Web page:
A Georgia couple who says they gave their son marijuana to treat his seizures, is fighting to regain custody of him. The state took custody of Matthew and Suzeanna Brill's15-year-old son, David, in April when he tested positive for marijuana. They are charged with reckless conduct and facing jail time.
The Brills say their 15-year-old son David went from having up to 10 seizures a day to being seizure free for 71 days after he began smoking marijuana, reports CBS News' Omar VIllafranca. The couple said he's never gone that long without a seizure before.
"For our son, it was a miracle for him," Matthew said.
Currently, medical marijuana is legal in 29 states and Washington, D.C. Nine states and D.C. allow for legal recreational marijuana. But Georgia has some of the strictest marijuana laws in the country. Physicians are not allowed to prescribe marijuana for medical use and it's illegal to sell or possess it. But the law does allow those with a state-issued medical card to possess low THC oil.
"The only way he could get a medical card would be a six-year waiting list," Suzeanna said.
So the Brills, frustrated with traditional prescription medication, took matters into their own hands. Matthew said he smoked the illegally-purchased marijuana first to make sure it was okay before giving it to his stepson.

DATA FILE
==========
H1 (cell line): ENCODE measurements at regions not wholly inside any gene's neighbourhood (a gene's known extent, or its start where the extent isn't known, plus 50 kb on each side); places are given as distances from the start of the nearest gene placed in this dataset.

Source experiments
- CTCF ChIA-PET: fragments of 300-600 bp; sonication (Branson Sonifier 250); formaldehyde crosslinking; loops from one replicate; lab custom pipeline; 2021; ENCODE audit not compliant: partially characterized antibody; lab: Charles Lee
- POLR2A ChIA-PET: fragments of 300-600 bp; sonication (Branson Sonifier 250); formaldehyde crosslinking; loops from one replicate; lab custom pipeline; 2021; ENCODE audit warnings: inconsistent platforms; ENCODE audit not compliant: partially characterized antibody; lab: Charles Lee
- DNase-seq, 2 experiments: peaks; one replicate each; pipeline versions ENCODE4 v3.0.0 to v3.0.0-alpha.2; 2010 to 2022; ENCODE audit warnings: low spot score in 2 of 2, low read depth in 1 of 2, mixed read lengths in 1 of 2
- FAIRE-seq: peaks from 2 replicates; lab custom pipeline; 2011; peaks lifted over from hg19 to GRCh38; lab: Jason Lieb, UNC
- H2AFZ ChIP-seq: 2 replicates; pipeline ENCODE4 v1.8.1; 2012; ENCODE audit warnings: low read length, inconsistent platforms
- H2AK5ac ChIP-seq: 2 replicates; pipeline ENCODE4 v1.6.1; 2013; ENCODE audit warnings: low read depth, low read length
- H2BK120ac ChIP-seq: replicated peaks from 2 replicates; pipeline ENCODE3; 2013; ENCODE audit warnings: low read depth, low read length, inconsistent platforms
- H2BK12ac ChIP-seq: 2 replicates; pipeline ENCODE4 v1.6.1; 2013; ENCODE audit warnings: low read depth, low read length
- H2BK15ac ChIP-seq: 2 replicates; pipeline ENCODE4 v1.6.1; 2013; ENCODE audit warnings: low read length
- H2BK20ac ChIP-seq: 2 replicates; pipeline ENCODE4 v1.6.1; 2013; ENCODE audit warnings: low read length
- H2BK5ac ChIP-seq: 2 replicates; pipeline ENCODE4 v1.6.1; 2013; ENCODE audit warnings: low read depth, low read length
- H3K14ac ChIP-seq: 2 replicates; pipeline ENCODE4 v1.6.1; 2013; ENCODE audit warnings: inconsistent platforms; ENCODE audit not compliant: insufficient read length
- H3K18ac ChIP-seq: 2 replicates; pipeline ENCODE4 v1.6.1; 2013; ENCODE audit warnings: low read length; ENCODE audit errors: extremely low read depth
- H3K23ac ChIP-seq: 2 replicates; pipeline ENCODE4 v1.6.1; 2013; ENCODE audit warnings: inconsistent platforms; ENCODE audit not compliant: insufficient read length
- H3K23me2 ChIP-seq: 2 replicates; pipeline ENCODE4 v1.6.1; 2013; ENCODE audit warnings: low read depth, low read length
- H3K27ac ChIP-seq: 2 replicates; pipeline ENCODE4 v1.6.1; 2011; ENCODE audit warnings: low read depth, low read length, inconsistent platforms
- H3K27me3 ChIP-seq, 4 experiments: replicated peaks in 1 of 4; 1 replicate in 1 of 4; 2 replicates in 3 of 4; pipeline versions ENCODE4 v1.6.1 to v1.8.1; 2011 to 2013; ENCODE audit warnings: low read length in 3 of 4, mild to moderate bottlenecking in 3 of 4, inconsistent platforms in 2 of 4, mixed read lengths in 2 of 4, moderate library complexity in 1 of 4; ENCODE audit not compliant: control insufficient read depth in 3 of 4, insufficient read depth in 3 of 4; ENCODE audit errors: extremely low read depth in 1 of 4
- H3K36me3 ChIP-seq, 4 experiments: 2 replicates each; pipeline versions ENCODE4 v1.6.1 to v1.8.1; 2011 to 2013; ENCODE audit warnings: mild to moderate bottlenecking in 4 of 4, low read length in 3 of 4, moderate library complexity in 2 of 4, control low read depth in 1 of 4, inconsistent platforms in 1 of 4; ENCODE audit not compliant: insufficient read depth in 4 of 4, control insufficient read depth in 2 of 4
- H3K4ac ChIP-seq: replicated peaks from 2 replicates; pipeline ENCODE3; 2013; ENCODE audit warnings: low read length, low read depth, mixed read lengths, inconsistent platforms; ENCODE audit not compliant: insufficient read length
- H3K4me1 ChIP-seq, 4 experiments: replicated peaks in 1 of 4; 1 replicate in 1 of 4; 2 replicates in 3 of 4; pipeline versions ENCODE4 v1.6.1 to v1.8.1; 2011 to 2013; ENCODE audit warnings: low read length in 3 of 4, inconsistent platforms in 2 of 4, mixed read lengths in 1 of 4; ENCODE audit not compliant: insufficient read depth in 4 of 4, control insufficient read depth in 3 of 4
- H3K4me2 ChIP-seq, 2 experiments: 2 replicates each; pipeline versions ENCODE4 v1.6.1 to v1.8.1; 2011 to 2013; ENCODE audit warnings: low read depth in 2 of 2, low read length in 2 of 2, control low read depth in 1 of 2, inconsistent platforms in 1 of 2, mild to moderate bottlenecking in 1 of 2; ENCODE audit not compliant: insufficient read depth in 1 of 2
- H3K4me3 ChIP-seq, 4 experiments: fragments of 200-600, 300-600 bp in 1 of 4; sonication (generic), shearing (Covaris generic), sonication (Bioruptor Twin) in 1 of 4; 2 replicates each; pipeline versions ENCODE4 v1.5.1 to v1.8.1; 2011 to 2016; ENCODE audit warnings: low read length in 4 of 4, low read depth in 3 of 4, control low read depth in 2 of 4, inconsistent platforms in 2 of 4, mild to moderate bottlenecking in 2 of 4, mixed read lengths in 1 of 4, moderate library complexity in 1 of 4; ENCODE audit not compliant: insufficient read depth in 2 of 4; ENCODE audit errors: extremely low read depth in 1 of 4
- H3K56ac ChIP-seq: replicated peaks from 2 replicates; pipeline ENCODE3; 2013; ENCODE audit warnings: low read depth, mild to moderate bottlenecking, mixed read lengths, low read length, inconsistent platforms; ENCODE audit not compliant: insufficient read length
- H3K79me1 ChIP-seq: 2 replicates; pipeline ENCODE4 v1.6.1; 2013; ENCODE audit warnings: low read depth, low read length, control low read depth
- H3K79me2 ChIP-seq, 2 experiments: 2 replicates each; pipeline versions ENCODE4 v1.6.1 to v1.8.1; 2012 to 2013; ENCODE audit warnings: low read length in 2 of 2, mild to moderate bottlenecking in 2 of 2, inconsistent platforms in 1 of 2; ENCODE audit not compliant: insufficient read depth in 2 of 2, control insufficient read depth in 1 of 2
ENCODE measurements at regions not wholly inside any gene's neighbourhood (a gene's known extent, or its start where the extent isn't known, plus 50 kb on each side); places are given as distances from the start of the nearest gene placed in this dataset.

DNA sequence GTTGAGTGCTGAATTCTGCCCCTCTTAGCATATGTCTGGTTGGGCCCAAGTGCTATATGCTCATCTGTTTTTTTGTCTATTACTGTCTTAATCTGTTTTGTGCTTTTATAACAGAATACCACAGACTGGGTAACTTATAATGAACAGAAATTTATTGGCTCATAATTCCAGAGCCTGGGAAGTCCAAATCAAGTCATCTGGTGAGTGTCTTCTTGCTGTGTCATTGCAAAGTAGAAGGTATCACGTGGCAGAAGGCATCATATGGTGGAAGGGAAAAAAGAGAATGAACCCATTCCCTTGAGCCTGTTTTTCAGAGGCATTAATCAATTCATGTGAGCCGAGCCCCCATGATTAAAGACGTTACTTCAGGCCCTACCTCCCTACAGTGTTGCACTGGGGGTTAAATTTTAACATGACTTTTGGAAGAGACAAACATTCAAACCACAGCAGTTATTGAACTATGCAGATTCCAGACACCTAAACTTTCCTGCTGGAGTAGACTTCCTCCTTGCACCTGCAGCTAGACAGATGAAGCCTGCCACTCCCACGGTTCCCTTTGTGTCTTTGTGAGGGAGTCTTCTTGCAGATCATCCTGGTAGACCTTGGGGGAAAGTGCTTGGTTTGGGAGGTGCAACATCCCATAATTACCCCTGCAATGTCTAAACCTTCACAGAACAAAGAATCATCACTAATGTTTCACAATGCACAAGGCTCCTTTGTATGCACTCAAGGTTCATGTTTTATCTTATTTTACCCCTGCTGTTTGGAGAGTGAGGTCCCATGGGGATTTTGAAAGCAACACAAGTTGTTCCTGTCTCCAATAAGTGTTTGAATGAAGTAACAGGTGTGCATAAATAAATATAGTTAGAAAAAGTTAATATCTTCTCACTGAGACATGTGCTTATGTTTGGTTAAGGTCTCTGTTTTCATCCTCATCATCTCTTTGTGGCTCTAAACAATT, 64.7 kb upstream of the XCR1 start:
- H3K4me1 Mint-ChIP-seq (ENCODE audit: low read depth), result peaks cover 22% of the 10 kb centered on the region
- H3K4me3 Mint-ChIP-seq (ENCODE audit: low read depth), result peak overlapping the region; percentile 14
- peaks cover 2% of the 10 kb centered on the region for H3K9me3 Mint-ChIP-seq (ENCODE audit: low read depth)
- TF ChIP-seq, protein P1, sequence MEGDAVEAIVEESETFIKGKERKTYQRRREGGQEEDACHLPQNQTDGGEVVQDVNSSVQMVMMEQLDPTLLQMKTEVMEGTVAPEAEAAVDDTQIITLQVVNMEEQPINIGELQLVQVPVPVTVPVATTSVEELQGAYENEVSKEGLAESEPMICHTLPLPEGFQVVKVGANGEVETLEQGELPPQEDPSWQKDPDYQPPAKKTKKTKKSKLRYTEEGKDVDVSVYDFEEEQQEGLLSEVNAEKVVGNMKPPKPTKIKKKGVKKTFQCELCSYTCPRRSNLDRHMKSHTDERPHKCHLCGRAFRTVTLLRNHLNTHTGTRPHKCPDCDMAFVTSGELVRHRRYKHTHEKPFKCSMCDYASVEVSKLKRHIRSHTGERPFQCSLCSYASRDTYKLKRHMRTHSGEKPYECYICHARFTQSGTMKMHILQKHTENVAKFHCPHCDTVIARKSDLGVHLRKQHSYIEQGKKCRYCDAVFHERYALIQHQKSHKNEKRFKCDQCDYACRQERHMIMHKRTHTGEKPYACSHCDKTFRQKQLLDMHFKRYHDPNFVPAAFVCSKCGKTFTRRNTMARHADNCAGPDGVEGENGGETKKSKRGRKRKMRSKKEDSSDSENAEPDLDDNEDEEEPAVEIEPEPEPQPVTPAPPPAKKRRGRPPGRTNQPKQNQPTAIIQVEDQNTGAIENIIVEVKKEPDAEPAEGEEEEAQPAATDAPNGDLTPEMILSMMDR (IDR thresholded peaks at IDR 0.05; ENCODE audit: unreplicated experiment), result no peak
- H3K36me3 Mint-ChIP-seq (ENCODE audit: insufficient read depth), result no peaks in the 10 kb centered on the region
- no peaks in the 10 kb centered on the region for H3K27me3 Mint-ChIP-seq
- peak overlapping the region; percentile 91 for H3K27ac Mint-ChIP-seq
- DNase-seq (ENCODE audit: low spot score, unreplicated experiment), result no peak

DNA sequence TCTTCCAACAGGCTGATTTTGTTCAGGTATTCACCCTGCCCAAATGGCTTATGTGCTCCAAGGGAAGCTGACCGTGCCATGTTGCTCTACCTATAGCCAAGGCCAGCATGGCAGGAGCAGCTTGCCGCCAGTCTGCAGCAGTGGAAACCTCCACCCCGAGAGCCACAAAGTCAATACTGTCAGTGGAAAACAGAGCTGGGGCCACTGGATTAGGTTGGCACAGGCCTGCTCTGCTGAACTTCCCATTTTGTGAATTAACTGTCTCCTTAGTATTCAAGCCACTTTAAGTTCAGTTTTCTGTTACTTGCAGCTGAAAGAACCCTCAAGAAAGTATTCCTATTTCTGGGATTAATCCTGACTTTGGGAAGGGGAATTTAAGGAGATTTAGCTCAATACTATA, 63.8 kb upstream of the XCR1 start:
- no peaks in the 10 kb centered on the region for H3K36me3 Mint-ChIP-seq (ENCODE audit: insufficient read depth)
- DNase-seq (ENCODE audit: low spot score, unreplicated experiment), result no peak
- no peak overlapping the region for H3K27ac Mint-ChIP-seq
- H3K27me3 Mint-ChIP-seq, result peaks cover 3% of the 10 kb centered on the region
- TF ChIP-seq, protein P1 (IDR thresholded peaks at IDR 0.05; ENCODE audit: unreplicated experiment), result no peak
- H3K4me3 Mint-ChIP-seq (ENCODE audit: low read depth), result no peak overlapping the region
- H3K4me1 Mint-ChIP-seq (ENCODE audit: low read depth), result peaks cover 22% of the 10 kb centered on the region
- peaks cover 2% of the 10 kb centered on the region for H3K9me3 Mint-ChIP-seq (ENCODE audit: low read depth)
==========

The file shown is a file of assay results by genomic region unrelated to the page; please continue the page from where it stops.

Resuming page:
The Brills were charged with reckless conduct after someone alerted the Georgia Division of Family and Children Services. The couple said they spent six days in jail. On April 20, David was removed from the Brills' custody. That day, he had a seizure and had to be rushed to a hospital.
"When I talked to him tonight… the 10-minute phone call I was allowed to have with him, he is on the verge of going into a seizure," Suzeanna said.
David is currently living in a group home about 60 miles from his parents.
The Georgia Division of Family and Children services said in a statement, "Case managers continue to work with the parents…so the family can be restored as quickly as possible."
"They're facing real criminal charges," said criminal defense attorney Rachel Kugel. "I think even if they beat the criminal case… They still are definitely in hot water with regard to Child Protective Services."
In a statement, the Twiggs County sheriff defended the charges against the Brills, saying, "It is my duty to enforce state law."
The Brills say they understand that, but they were just trying to help their son. Asked if they consider themselves criminals, Suzeanna said no. Added Matthew, "I'm a father that did what it took to make sure my son was okay."
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